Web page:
When should you give up driving?

Written by 
Bill Tsouvalas
Bill Tsouvalas is the managing director and a key company spokesperson at Savvy. As a personal finance expert, he often shares his insights on a range of topics, being featured on leading news outlets including News Corp publications such as the Daily Telegraph and Herald Sun, Fairfax Media publications such as the Australian Financial Review, the Seven Network and more. Bill has over 15 years of experience working in the finance industry and founded Savvy in 2010 with a vision to provide affordable and accessible finance options to all Australians. He has built Savvy from a small asset finance brokerage into a financial comparison website which now attracts close to 2 million Aussies per year and was included in the BRW’s Fast 100 in 2015 as one of the fastest-growing companies in the country. He’s passionate about helping Australians make financially savvy decisions and reviews content across the brand to ensure its accuracy. You can follow Bill on LinkedIn.
Our authors
, updated on November 25th, 2021       

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As you get older, it’s becoming more and more difficult to move from place to place if you do not have a vehicle. However, just like we know that it is generally old people who are in need of transportation, we also know that they are the ones most likely to get into an accident.

Studies done at the Centre for Accident Research & Road Safety in Queensland (CARRS-Q) have found that along with age, drivers and pedestrians alike become more fragile. They have concluded that in 2014, at least 21% of the fatal accidents were caused by Australian drivers in their senior years, who were older than 65 years old. So, taking this into account, how can we know that it’s time to stop driving?

Chances of Accidents Increase with Age

CARRS-Q came to the conclusion that once you reach a certain stage of maturity, you’re less likely to get into accidents due to inexperience on the road. However, while a person might still have his/her driving knowledge at the age of 60, their health starts to deteriorate. Most of the accidents were caused by old Aussies who suddenly felt ill at the wheel or simply failed to see in traffic.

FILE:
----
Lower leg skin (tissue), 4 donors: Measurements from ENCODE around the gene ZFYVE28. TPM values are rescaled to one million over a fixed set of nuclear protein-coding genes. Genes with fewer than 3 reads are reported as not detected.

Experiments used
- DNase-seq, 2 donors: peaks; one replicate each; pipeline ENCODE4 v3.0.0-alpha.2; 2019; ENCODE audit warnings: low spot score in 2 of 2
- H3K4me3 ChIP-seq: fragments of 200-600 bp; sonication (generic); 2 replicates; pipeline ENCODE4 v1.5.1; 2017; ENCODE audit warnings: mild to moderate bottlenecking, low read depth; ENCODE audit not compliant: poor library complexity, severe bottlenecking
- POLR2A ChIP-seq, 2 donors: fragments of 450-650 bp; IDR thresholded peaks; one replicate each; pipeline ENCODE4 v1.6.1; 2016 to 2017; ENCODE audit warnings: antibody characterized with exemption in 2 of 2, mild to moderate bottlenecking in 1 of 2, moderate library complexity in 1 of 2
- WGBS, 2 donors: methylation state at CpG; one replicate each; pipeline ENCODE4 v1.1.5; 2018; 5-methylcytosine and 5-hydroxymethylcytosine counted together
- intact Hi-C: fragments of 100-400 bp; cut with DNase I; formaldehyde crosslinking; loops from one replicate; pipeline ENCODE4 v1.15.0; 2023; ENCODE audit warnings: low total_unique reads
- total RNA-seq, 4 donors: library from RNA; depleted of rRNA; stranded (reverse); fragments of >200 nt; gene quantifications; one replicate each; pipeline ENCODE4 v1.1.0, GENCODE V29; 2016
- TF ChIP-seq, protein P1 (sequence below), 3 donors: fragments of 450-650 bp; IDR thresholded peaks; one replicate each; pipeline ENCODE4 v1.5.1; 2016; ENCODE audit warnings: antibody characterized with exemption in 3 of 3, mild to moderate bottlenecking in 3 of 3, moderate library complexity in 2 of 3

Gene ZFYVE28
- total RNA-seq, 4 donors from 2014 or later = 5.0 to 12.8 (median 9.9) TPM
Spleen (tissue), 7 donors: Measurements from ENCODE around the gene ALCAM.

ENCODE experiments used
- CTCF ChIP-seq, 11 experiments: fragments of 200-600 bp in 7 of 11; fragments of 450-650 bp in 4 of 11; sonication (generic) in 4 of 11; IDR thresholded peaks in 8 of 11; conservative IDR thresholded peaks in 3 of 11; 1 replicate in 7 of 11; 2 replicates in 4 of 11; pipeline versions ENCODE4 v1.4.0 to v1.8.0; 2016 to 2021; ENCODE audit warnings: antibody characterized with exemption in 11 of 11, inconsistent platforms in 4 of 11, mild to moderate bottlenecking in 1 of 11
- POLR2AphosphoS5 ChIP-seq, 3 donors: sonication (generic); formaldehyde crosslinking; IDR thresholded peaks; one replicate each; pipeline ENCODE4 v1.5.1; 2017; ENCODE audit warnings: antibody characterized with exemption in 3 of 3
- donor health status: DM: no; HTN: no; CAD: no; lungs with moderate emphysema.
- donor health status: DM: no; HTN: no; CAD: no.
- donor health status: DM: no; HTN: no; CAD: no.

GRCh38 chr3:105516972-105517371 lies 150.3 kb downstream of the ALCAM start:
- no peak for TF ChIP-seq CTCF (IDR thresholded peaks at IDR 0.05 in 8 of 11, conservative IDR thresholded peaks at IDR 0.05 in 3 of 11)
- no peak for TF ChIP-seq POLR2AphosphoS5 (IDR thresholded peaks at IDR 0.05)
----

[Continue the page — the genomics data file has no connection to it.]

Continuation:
With the population continuously ageing, it has been reported that there are more than 419,650 drivers in Victoria that are passed the age of 70 (around 10%), and about 58 people over the age of 100 who are still allowed to drive. An article published by the Monash University states that by 2051, the number of 65-year-old drivers in Australia will rise to 24.2%, as opposed to the 11.1% recorded in 2001. According to government figures, the Aussies are only getting healthier! Since the stats are continuously growing, how do we know when it’s time to let go of the keys?

Driving Requirements for Safety

Each state has made their own requirements for drivers over 65. While each law may be different, they are all similar in the fact that every driver over that certain age is required to go through an annual medical review. These will check them for eyesight, hearing, spatial awareness, reaction time and the other skills necessary for driving. If the doctor allows them to drive, then they are safe to go on the road.

There are many other issues that can disrupt the ability to drive. Things like the weather conditions, the driver’s medical health, long drives that may affect the reactions (i.e. road rage) and mental awareness – these can all affect the ability to drive safely on the Australian roads.

While there is no actual age requirement to stop you from driving, your self-awareness can prevent you from causing an accident. Aussies will have to go through periodical medical checks, testing their mental and physical health. When you are faced with conditions that might put a strain on your ability to drive, you might want to change the driver’s seat for the passenger’s seat.

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